THE BIG SKY
Fancy an all-nighter? Starry summer skies are the perfect excuse for some dusk ‘til dawn exploits of the astronomical variety. June’s short nights see the stars twinkling above Britain’s canals by 11pm, giving us four hours of starlit darkness.
It’s time enough to canter across the universe and back again for an early breakfast.
The journey begins out West. Look for a bright star that is in fact not a star at all. Jupiter, the biggest planet in our solar system, is unmissable as darkness descends. Now look low to your South-east for a dimmer pale-yellow star. Again, this is no star but the ringed gas giant Saturn. A small telescope is all you’ll need to see Saturn’s rings.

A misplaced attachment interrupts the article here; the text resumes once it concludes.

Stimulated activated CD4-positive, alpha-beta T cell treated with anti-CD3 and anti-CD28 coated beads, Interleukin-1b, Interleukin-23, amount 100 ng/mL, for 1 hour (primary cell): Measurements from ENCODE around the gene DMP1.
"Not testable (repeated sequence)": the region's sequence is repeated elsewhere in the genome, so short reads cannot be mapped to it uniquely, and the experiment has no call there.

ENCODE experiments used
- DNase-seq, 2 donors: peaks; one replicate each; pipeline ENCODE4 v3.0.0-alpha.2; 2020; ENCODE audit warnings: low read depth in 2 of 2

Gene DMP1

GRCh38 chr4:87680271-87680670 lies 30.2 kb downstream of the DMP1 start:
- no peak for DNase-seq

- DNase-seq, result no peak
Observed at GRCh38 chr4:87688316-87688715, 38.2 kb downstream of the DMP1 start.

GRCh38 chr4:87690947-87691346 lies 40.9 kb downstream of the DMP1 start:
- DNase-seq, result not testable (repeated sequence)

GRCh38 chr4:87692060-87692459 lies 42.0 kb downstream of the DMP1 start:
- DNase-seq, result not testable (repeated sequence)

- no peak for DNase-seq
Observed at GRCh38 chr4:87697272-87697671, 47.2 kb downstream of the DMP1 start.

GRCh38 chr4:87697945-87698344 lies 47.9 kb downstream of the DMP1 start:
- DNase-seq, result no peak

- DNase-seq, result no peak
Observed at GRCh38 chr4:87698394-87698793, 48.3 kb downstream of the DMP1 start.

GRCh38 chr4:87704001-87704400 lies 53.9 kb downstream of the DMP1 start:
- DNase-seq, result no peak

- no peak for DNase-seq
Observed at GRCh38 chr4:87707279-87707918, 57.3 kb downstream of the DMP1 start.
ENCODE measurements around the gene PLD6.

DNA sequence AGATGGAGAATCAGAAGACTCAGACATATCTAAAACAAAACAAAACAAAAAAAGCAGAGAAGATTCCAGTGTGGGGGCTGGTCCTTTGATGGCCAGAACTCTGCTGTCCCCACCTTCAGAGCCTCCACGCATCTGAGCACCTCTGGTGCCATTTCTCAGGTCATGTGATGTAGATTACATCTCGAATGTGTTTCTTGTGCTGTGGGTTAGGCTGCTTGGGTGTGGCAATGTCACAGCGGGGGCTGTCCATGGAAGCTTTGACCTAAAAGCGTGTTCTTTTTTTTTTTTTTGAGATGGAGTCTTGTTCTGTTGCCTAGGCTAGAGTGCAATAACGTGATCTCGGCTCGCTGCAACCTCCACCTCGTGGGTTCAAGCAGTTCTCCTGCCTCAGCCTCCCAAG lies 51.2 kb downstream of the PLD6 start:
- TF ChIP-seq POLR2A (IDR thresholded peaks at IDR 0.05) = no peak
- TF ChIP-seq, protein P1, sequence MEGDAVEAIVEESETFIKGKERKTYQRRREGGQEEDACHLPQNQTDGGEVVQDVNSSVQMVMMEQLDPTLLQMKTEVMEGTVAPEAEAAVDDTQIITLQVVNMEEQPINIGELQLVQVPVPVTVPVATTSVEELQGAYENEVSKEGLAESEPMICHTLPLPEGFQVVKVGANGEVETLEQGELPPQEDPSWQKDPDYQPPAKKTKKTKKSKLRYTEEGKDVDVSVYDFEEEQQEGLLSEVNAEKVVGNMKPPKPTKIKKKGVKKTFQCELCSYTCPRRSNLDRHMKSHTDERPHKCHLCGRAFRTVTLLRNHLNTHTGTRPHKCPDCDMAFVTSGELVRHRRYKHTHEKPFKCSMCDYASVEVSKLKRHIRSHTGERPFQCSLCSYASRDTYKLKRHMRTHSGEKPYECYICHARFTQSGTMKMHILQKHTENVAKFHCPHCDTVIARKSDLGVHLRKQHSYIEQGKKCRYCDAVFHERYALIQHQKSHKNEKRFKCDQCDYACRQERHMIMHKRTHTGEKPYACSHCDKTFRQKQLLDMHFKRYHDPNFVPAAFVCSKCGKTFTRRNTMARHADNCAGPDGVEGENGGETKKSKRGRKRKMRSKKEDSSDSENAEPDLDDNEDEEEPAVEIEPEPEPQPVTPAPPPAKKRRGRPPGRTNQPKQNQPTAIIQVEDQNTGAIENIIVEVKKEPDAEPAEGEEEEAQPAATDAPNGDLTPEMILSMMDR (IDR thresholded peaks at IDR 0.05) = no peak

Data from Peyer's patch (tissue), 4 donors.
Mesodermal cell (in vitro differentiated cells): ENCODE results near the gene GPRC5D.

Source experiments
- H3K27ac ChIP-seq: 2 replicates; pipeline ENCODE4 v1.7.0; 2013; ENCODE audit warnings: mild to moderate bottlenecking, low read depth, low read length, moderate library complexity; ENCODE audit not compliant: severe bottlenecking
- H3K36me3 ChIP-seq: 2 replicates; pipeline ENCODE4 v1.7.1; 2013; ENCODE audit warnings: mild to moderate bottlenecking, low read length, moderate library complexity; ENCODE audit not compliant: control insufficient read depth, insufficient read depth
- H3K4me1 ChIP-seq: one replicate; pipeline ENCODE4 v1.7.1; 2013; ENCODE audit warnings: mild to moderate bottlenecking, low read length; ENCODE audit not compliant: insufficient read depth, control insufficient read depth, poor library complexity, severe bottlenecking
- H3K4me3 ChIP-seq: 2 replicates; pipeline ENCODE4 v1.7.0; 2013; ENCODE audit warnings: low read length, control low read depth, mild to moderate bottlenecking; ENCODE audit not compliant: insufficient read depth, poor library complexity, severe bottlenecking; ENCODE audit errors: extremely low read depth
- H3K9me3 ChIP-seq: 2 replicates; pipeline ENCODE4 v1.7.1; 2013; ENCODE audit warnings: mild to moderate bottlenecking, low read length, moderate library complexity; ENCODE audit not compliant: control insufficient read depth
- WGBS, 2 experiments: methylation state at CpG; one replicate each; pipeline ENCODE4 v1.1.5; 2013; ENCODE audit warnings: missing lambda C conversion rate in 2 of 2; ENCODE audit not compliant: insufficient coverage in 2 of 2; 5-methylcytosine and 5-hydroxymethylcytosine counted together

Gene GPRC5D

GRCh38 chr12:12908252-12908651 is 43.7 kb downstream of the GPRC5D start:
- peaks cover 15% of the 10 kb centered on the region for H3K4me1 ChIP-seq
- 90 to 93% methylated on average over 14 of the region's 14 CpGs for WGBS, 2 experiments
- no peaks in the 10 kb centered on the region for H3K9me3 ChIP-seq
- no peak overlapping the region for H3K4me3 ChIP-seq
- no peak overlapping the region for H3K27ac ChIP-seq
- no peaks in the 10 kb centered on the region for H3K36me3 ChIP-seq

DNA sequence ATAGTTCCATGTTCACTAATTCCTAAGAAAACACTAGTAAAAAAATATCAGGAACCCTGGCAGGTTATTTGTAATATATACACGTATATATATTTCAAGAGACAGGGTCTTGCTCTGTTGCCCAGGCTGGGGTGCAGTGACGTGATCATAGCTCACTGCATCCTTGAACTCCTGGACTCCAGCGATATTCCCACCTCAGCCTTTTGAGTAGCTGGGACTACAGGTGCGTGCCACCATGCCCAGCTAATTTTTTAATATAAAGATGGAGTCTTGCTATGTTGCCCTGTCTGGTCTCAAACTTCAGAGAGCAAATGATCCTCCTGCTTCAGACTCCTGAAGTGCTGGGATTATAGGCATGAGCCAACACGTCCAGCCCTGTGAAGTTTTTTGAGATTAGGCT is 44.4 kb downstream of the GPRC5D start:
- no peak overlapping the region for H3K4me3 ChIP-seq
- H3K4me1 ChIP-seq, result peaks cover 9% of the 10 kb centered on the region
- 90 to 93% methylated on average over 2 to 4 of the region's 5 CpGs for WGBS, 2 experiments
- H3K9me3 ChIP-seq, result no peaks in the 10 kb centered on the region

Out beyond the planets a bigger telescope and planetarium app is required. Together they’ll help you track down the Ring Nebula in Lyra – the remains of a star that died 5000 years ago; the Hercules globular cluster where the oldest stars in our galaxy lie, and the glow from distant suns in far flung galaxies, and from where starlight has travelled for longer than the entirety of human history to reach your eyes. Before you know it, it’ll be getting light!
A view through a telescope of the oldest stars in our galaxy in the Hercules globular cluster